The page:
The old flows away like a river; just let it go. A river looks steady but it is new every moment. They say the human body renews itself completely every 60 days or so. Life is an ever-new stream—to hold on to the old which is only memory is as unnatural as holding on to water that is flowing away.
Isn’t this some sort of escapism?
No. Escapism is turning away from something real. Here, you are directly facing what is real and avoiding living in a world of thought and imagination which is unreal.
How do I get started?
At this very moment feel that change is as necessary as breathing after being underwater for a while. Now, breathe change and feel it enter your bloodstream!
A basis for change is absolutely requisite: having seen the danger of staying the course or feeling trapped, and wanting a way out. Your every action must be as careful as the care you must take while driving in stormy conditions when you see the danger present and steer clear to try to avoid an accident. This does not mean you get paranoid—you are just being careful so impulses are seen and avoided and you can get to your destination safely. These are not two things but one single feeling without which change is not possible.
First, completely dismantle the excuse mechanism and totally abandon the blame game completely. These are ways to perpetuate the old ways.
Second, be clear about the changes you wish to see within you own self and let your every thought, feeling, word and action or your every expression be the means to manifest this.
Third, have a safe corner or activity for those times when old thoughts and impulses get tempest. This is not an escape but a positive outlet for the energy that is flowing in old grooves so that you can understand it better while it is being channeled positively.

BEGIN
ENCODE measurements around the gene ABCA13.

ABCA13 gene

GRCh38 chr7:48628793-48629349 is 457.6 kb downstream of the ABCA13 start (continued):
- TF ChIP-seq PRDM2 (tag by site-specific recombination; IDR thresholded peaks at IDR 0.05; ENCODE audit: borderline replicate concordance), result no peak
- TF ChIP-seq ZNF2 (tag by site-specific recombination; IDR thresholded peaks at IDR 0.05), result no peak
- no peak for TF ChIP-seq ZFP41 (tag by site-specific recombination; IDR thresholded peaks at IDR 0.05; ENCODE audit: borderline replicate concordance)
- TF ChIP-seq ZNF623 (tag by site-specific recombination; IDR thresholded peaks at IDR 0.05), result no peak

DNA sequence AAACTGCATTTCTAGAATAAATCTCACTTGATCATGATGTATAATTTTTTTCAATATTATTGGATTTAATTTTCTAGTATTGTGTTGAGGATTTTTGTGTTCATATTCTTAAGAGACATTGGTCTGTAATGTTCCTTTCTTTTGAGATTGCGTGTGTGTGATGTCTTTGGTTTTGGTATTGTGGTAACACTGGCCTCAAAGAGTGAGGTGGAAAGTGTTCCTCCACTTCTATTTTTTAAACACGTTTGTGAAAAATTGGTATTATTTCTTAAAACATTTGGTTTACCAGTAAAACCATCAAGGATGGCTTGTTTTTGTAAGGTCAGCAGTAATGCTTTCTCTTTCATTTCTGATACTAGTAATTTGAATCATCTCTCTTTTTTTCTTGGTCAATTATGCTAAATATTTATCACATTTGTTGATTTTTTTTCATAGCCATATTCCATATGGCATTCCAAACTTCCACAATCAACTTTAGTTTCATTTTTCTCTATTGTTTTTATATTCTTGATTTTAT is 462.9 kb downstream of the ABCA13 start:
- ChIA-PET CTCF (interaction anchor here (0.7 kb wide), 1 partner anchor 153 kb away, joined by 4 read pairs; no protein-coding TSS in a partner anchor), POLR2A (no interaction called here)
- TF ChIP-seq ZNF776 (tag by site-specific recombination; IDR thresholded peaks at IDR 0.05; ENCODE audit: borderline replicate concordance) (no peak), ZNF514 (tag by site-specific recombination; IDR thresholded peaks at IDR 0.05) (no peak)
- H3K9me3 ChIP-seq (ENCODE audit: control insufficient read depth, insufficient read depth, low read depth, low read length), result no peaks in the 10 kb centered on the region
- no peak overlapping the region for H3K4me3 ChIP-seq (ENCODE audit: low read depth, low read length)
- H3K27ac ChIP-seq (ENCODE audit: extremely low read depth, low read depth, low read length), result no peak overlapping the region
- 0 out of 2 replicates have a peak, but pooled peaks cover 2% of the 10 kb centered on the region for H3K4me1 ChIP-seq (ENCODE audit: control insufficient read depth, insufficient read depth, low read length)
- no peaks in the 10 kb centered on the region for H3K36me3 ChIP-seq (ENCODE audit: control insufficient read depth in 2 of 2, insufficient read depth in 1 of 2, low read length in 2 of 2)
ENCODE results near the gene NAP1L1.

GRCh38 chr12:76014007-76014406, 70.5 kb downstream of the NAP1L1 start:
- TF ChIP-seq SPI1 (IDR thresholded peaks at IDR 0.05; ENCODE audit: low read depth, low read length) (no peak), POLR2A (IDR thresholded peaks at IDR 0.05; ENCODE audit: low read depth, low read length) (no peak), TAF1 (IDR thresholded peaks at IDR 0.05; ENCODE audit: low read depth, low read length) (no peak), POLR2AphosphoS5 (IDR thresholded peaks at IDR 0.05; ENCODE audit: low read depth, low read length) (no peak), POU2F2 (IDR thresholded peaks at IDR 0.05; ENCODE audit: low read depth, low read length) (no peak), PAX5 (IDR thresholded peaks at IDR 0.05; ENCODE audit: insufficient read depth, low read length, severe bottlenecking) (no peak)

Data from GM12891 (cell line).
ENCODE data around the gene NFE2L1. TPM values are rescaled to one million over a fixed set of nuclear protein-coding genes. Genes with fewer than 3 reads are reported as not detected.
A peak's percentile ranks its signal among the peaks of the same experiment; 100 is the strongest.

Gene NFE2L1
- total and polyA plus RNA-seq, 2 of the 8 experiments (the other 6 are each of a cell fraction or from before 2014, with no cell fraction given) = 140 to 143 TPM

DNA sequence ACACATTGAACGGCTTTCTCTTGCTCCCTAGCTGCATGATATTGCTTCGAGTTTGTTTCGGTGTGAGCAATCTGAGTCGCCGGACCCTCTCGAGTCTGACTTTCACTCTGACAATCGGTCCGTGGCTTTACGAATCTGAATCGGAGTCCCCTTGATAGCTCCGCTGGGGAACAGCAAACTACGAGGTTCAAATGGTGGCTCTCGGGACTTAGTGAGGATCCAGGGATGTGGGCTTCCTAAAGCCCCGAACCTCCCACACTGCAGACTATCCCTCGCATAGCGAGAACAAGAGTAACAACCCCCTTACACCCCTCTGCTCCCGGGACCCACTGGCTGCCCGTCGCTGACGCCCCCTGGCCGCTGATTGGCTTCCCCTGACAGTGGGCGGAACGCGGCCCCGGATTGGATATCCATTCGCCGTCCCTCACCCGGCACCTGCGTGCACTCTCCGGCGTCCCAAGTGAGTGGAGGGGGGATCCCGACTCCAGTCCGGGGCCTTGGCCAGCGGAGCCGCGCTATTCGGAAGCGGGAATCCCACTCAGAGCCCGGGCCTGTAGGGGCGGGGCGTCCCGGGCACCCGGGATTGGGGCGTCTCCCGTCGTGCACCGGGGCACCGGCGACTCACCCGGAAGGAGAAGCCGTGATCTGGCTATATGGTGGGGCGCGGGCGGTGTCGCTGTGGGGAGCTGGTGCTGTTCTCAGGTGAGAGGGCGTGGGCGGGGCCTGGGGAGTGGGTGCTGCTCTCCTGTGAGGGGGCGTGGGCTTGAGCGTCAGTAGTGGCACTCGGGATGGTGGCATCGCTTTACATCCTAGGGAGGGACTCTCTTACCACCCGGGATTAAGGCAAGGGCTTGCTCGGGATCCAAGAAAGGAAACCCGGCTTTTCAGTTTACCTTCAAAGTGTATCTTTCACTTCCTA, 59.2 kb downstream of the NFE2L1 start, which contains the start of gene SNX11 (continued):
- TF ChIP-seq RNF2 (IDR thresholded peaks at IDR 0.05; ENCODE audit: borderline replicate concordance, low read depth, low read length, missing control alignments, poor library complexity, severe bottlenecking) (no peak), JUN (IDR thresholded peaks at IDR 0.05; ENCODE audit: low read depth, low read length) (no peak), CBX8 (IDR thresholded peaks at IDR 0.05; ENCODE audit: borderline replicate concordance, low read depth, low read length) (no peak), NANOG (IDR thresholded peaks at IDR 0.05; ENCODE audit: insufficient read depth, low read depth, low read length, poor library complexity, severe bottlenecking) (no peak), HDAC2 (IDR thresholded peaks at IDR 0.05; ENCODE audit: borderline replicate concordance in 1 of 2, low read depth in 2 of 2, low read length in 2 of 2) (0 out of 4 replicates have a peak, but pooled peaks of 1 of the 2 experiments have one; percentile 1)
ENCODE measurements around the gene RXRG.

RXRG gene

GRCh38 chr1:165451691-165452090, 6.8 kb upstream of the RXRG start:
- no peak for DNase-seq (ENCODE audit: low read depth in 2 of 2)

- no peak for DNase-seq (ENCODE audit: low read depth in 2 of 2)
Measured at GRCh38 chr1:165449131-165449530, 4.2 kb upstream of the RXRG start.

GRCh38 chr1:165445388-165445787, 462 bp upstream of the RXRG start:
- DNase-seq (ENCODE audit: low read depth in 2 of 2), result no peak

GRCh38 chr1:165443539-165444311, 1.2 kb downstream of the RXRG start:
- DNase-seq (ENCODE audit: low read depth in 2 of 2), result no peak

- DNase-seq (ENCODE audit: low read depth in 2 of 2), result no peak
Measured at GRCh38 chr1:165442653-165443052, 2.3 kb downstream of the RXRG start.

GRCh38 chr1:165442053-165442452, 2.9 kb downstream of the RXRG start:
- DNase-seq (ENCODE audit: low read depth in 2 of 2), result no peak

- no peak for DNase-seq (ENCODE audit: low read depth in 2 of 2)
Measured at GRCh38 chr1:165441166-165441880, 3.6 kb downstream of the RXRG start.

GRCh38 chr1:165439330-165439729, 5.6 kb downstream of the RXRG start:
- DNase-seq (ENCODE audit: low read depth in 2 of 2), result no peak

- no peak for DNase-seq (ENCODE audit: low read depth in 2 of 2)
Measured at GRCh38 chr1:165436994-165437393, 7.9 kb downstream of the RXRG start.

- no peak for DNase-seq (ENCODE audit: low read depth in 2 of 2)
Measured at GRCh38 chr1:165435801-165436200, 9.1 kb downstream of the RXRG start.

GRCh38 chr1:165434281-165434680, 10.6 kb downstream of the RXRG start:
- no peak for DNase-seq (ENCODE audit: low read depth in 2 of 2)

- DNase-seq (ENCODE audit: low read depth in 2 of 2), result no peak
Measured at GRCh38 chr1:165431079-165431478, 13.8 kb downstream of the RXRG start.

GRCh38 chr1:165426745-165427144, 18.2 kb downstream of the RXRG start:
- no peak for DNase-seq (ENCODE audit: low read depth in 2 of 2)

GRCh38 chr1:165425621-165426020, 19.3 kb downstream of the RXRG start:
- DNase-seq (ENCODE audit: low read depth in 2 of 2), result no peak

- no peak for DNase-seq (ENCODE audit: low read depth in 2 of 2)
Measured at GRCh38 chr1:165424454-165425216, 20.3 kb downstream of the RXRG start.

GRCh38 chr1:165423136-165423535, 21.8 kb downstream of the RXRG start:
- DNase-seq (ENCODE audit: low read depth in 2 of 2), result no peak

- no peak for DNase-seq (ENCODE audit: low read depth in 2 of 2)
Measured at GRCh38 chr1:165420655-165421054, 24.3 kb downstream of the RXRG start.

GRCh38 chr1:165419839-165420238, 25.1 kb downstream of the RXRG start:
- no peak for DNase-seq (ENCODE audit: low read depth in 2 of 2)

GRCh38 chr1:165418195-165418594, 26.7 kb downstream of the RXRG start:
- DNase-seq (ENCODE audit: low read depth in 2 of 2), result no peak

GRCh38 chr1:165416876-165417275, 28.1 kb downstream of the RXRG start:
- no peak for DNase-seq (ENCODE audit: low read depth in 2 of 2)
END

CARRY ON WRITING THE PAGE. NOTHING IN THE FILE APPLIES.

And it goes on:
Fourth, keep a detailed diary of your activities and progress. Read the autobiography of Benjamin Franklin; he felt it was instrumental in his success. Be honest, regular and hold yourself accountable.
Some general tips
Do one thing at one time and avoid being distracted, as this opens the door for old habits to flow in and resume mischief with increased vigor—be alert always. Slow down your response; look, listen and think of your words carefully. Respond as part of the whole situation and not just your personality. If something you are about to say or do can degrade the situation—why do it? It is already better now than what it can turn into.
Get rid of clutter, all clutter—don’t be a packrat. If you do not use it once a week, give it to someone who may. Avoid hoarding, as it leads to hoarding an accumulation of memories, hopes and things like hurt, too. Be quick or instantaneous to forget all harm done to you, as then there is nothing to forgive and no inner grudges.
Be cheerful and read inspiring writing each day. Do your own work—and this includes things like washing your car, as you will take care of things better and see that what you have is quite all right and this cuts down on always wanting new things or desires. Put things away as soon as you have used them, and always keep things in order as if you may never return to them.
Keep a diary and write down your goals and hold yourself accountable. Embrace health completely. Not just physical health, but habits, cleanliness and regulate your life—and this does not mean mechanizing it but living consciously and purposefully. Let’s talk about this one more next time.